Democracy Lives In Darkness review: how to take politics off the holiday dinner table – The Guardian

Democracy Lives In Darkness review: how to take politics off the holiday dinner table – The Guardian

In 2015, Saturday Night Live spoofed the rancorous political arguments besieging American social life.

Cast members seated around a dining table to celebrate Thanksgiving passed the side dishes and threw invective. The verbal heat rose and rose until a young girl pressed play on a cassette player and the Adele song Hello washed over the room. The combatants instantly ceased fire and began lip-synching the lyrics. Their rapture escalated until they physically entered a re-creation of the music video.

A Thanksgiving Miracle aired before the Trump presidency and its violent subversive conclusion. This holiday season, it’s hard to think of a song capable of transporting Americans into a state of blissful unity. Masks and vaccines have become an issue and assault weapons have cropped up as accessories on congressional Christmas cards. But there is an alternative to mutually assured bad-mouthing. Americans can meet clandestinely among the like-minded, not just to commiserate but also to plan and participate in election campaigns.

A Thanksgiving Miracle, by SNL.

Emily Van Duyn, a political communications scholar, embedded with one such group in Texas in 2017. Her book chronicles the journey of 136 liberal women living in a rural and thus predominantly conservative Texas town who, determined to resist Trump, organized themselves into what Van Duyn anonymizes as the Community Women’s Group (CWG).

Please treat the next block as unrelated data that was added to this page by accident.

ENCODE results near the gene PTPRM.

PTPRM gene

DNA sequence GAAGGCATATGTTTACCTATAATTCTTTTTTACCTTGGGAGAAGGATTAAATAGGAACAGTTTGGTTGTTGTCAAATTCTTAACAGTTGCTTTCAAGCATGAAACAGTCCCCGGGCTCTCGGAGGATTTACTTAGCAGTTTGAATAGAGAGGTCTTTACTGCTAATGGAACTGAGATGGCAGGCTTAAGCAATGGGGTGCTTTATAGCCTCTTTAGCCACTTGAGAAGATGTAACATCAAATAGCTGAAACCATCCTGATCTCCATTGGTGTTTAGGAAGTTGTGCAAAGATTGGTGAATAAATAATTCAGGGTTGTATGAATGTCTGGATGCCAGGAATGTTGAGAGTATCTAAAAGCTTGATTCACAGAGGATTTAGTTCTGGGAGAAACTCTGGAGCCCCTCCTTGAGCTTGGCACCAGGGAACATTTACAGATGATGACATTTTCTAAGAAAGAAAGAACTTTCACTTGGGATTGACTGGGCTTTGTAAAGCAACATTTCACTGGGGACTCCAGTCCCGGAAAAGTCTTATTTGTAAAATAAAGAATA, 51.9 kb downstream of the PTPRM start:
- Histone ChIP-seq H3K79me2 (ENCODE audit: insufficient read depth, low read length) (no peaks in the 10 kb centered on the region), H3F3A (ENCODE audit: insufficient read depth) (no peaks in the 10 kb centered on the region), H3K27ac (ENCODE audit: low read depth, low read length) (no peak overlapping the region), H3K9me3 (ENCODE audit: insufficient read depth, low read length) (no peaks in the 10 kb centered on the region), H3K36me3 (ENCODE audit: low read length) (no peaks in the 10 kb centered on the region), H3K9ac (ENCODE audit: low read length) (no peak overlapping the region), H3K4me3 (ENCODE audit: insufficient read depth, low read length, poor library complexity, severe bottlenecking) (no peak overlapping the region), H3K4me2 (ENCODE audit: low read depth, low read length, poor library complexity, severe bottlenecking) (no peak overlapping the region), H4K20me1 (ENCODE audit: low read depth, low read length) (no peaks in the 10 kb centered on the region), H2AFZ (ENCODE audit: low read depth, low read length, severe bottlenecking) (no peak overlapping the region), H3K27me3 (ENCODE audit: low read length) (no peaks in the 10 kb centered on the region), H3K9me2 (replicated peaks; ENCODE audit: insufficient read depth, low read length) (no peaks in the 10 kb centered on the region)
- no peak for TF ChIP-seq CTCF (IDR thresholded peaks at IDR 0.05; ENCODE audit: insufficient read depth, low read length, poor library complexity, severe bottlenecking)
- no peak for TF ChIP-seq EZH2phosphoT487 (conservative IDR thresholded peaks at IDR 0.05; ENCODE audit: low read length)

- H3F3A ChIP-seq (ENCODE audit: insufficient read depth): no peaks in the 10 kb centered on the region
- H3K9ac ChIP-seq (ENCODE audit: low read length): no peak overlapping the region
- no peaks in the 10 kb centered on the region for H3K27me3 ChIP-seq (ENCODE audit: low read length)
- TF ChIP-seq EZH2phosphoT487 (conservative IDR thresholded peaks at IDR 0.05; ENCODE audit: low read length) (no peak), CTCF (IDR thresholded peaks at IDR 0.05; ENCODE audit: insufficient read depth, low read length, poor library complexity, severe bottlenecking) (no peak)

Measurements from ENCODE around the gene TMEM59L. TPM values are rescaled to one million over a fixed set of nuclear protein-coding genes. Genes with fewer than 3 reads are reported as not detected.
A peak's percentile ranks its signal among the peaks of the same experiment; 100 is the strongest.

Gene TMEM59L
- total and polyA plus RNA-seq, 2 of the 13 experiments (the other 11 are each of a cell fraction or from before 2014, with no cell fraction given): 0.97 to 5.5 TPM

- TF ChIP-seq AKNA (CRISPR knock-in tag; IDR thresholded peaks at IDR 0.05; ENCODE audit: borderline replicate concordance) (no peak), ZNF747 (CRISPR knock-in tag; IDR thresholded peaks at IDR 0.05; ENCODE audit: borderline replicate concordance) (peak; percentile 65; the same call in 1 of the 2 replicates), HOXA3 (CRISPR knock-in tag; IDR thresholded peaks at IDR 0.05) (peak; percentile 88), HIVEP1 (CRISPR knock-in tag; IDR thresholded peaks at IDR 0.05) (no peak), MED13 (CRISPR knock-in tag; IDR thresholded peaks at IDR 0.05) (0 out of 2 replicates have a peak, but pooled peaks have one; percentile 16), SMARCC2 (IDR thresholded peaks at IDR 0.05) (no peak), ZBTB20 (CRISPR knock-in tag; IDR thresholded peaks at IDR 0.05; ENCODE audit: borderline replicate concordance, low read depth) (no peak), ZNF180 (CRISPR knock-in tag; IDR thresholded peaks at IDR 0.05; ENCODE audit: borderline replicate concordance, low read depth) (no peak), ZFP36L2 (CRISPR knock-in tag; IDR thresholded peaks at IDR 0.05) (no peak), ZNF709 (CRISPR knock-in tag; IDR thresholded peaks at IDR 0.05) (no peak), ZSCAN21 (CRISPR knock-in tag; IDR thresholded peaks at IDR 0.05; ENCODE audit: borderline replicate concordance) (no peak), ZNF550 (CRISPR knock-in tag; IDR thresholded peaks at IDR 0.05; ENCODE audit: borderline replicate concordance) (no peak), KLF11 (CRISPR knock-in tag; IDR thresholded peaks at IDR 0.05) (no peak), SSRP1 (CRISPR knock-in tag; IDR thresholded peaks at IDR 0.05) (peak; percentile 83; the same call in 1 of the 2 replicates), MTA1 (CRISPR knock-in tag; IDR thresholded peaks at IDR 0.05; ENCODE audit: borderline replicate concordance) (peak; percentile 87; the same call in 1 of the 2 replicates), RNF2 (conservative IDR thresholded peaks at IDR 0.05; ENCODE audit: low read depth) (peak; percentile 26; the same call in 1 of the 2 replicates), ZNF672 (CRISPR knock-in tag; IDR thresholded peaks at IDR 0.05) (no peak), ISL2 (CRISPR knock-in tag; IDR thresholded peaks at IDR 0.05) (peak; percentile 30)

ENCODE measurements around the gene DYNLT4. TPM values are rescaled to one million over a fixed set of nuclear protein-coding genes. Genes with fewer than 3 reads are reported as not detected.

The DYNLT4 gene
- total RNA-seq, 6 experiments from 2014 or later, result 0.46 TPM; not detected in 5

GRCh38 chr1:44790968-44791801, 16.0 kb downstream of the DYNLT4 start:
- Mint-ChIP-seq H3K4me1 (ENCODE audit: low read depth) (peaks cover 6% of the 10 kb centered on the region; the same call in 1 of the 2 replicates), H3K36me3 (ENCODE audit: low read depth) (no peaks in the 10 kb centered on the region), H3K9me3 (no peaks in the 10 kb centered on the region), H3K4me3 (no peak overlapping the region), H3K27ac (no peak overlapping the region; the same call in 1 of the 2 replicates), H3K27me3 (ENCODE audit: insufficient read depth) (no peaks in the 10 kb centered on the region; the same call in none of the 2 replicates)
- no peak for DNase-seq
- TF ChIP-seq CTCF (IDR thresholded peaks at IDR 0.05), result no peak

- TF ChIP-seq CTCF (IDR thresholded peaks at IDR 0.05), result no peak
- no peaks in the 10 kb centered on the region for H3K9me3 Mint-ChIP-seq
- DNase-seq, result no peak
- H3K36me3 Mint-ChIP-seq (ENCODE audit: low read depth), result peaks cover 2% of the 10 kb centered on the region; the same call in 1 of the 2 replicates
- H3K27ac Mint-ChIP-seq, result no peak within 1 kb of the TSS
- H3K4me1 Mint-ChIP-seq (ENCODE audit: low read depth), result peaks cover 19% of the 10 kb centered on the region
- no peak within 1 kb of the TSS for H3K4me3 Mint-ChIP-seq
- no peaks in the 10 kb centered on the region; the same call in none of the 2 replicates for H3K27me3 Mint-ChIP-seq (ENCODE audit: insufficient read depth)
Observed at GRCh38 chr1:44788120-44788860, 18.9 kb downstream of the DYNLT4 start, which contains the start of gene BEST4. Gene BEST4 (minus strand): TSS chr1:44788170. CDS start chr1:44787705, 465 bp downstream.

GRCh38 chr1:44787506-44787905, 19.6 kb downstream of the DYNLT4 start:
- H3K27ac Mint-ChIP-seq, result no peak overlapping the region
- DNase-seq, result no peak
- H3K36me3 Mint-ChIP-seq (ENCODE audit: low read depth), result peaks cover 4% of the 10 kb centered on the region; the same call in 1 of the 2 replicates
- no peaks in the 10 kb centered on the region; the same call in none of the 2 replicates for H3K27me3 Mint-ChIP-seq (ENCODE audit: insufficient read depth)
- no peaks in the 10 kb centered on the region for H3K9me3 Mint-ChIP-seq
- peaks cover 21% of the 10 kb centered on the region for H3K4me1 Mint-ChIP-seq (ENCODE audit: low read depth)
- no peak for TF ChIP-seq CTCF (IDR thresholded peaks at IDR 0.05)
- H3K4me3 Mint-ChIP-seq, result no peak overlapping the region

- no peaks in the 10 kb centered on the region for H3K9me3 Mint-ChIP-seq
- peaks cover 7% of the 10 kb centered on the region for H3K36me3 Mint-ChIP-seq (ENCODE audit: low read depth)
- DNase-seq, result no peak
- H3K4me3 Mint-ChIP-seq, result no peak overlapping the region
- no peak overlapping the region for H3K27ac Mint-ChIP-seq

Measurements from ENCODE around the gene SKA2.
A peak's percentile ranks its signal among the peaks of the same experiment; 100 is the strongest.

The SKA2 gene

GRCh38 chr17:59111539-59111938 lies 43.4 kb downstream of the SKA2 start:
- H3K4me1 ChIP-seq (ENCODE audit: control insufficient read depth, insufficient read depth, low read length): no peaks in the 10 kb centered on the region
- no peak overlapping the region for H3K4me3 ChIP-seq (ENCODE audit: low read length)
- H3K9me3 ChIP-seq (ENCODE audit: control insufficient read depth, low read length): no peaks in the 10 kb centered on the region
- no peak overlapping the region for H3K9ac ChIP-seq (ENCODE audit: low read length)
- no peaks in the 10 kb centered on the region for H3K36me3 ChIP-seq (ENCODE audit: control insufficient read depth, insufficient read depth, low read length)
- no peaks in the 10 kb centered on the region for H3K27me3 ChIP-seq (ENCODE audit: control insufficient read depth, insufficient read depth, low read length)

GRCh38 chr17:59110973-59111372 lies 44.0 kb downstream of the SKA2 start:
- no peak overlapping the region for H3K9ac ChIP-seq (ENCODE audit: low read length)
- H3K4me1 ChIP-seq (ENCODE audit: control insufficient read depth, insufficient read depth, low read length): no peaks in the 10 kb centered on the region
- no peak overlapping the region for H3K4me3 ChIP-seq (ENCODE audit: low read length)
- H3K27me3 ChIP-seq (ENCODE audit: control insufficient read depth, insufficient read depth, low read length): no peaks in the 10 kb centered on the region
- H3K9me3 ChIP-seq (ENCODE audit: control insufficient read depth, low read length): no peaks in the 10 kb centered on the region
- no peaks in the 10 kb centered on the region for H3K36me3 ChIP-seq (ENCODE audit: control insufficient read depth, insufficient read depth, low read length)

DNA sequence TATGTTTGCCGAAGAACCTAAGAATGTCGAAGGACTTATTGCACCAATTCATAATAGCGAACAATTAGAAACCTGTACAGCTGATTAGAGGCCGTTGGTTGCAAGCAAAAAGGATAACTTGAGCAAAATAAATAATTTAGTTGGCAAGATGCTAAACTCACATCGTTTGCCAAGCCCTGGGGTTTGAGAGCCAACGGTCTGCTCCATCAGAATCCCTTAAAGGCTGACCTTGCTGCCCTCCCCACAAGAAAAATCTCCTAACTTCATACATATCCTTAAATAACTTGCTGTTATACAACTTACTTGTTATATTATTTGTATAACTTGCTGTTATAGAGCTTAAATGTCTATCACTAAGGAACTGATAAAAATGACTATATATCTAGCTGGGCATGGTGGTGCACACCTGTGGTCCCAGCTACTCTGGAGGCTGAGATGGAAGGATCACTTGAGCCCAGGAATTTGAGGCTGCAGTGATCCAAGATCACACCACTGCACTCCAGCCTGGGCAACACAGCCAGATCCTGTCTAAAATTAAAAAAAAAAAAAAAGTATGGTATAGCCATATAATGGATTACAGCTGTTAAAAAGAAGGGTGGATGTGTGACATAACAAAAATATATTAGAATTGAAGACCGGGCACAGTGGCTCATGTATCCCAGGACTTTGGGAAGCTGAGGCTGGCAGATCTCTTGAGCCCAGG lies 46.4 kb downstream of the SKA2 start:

They were middle-aged and senior white women (save one who was Black), afraid to speak their minds and put up yard signs. The author interviewed 24 of them multiple times, attended their monthly meetings on a dozen occasions, and examined meeting minutes from November 2016, when they were in tears and shock, until December 2020, at which point their politicking had yielded higher vote totals for Democrats in the previous month’s election, though not enough to prevail anywhere on the ballot.

Van Duyn also conducted a national and statewide survey in 2018, from which she concluded that more than one in five American adults felt the need to hide their politics, and just under one in 10 operated in similarly self-obscured conversational settings.

The study explains how social, geographic and political causes shaped the communication practices of the CWG.

“[T]he growing animosity between and within parties, the uncertainty about truth, the growing intersectional animosity around ideology, race, class, and gender, made for a political context that was not only unpleasant but risky.”

Trump palpably threatened their sense of security as women. Locally, they feared ostracization, loss of business (especially the real estate agents), defacement of property and being run off the road by men in trucks with guns who noticed liberal bumper-stickers, as happened at least once and was talked about often.

Van Duyn excels at detailing the evolution of CWG’s communications practices, a mix of private and public facing activities conducted through physical as well as digital channels. Many members had grown up deferring to men about matters political. But a week after Trump’s victory one of them sent an email to eight neighbors: “I would like to …….


Van life